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In golf, “ball position” refers to the placement of the golf ball in relation to your stance or feet when preparing to hit a shot. The position of the ball can have a significant impact on the trajectory and direction of the shot.

The ball position is typically described in terms of its location relative to the player's stance and the club being used. Here are some common ball positions for different types of shots:

  1. Driver: For tee shots with a driver, the ball is usually positioned off the inside of the front foot (left foot for right-handed players, right foot for left-handed players). This promotes a sweeping motion and helps maximize distance.
  2. Irons: The ball position for iron shots varies depending on the club being used and the desired shot. As a general guideline, the ball is often positioned in line with the center of the stance for shorter irons (e.g., pitching wedge), and it gradually moves forward toward the front foot for longer irons (e.g., 3-iron).
  3. Wedges: When hitting wedge shots, the ball is typically placed slightly forward of center, closer to the front foot. This helps create a steeper angle of attack, allowing for more control and spin on the ball.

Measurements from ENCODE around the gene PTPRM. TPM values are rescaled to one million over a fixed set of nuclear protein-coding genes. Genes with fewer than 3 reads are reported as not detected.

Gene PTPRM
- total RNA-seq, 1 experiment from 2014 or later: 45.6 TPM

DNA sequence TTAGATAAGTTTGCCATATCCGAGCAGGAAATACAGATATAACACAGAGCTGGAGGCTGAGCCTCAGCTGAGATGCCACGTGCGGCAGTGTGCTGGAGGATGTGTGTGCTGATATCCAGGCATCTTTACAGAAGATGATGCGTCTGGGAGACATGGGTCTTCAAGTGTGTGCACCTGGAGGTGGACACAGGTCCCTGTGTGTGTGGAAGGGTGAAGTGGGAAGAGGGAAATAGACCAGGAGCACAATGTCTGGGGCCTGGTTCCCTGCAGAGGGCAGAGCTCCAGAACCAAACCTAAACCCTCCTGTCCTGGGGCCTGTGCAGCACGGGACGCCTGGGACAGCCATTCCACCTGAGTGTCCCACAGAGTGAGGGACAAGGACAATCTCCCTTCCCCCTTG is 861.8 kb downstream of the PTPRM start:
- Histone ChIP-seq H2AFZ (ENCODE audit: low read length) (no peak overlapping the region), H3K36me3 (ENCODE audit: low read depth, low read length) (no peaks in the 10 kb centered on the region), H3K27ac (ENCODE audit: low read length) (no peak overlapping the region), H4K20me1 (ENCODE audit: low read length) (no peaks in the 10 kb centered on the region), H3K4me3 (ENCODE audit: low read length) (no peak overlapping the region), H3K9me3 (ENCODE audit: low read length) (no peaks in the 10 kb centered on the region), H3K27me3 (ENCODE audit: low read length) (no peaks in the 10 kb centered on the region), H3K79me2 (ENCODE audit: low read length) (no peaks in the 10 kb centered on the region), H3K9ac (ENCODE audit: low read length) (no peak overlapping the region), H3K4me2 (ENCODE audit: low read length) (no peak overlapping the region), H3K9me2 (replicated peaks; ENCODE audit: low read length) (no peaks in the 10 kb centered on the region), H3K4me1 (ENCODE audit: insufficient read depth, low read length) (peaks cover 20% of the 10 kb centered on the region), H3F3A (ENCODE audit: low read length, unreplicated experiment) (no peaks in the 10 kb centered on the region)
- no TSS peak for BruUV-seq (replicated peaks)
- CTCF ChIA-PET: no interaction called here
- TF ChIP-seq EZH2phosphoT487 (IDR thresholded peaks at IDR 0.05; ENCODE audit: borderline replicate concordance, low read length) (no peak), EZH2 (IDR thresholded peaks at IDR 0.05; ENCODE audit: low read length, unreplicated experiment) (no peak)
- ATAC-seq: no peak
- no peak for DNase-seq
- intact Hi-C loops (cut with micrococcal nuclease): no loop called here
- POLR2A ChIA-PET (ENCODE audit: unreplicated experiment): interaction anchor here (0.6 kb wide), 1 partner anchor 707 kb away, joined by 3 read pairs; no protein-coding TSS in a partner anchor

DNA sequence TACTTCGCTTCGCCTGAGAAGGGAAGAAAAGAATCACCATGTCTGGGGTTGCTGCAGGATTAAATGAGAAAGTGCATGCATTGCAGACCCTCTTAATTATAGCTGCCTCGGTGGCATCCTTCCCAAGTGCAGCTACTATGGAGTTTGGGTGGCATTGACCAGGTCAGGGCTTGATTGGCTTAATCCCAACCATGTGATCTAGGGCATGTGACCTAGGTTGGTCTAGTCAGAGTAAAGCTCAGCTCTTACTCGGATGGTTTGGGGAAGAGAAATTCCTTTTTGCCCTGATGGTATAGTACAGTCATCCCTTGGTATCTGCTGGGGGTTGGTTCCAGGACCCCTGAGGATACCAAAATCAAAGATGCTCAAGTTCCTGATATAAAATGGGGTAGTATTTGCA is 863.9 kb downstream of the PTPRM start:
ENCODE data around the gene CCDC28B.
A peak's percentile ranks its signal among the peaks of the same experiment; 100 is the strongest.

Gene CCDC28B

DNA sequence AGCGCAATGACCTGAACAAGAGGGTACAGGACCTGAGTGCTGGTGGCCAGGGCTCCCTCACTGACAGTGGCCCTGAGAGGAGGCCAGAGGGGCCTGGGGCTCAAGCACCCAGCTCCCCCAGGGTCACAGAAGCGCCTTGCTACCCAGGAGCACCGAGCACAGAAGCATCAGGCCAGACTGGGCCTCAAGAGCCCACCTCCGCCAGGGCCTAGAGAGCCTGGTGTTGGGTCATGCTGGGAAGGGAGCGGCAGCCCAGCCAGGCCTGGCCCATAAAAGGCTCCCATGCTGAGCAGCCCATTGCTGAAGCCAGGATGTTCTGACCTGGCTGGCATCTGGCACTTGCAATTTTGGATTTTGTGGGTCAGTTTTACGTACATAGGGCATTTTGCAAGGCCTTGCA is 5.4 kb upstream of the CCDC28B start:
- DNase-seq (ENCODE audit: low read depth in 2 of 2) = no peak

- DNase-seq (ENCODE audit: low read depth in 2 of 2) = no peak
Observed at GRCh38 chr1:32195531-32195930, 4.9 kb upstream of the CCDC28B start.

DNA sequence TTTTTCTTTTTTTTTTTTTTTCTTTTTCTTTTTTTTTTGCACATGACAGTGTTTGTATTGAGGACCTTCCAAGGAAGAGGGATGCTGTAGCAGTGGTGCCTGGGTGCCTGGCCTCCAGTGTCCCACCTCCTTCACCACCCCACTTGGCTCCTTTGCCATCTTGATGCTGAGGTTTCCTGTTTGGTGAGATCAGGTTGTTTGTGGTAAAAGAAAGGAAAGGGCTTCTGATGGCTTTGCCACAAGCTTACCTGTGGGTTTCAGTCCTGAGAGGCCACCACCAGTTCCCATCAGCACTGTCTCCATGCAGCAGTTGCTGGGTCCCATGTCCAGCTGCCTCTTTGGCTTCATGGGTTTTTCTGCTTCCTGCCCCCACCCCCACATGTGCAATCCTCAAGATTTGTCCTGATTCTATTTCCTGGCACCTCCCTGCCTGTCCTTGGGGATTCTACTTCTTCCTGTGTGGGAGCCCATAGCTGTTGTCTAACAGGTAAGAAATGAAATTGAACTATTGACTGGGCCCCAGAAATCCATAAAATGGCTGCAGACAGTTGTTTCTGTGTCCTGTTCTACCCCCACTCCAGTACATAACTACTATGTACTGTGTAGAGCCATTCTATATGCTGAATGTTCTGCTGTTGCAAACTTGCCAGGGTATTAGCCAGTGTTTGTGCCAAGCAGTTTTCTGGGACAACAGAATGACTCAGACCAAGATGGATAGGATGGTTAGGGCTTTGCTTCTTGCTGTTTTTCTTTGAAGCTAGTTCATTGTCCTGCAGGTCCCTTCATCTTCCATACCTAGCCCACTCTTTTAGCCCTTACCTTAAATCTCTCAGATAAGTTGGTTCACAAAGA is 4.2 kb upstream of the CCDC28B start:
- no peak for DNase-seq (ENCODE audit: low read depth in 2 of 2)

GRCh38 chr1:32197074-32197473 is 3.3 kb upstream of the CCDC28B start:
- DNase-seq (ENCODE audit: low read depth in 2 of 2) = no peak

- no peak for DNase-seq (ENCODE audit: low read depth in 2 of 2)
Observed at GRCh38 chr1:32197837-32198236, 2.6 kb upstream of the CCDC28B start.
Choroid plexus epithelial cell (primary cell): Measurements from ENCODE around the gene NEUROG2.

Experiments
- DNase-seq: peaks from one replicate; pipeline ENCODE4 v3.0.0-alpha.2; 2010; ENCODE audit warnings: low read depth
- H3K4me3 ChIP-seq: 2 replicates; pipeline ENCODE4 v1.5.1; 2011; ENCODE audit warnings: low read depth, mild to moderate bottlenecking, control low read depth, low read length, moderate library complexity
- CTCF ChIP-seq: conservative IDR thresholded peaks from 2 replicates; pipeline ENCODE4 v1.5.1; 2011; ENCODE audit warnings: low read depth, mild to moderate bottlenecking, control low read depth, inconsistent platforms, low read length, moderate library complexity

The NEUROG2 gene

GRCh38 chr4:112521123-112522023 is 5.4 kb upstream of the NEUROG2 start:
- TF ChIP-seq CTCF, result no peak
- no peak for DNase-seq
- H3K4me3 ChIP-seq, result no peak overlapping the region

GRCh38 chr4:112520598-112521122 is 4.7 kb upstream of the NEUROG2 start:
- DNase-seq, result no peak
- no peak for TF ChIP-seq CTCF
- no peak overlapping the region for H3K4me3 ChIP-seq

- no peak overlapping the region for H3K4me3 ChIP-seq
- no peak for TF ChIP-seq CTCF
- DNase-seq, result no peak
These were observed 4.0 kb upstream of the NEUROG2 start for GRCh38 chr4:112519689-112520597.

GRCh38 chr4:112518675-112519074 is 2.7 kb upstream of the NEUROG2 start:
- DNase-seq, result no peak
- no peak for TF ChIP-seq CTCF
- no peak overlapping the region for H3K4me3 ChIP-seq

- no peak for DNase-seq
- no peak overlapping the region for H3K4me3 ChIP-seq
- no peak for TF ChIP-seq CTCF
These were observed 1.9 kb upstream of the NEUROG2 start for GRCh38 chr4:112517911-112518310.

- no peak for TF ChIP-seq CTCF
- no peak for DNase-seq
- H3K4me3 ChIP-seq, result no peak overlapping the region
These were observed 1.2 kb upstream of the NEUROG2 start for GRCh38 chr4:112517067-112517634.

4. Fairway Woods and Hybrids: The ball position for fairway woods and hybrids is generally slightly forward of center, similar to the position for shorter irons. This encourages a sweeping strike on the ball and helps launch it with a higher trajectory.

It's important to note that these ball positions are general guidelines, and individual golfers may have slight variations based on their swing characteristics and personal preferences. Experimenting with different ball positions during practice can help golfers find the optimal position that works best for their game.

Ball Position: At address, the ball’s placement in relation to the feet and the target. Common descriptions include “center” or “middle” of the stance (aligned with a spot directly between the feet), “up” (closer to the left foot/target) and “back” (closer to the right foot).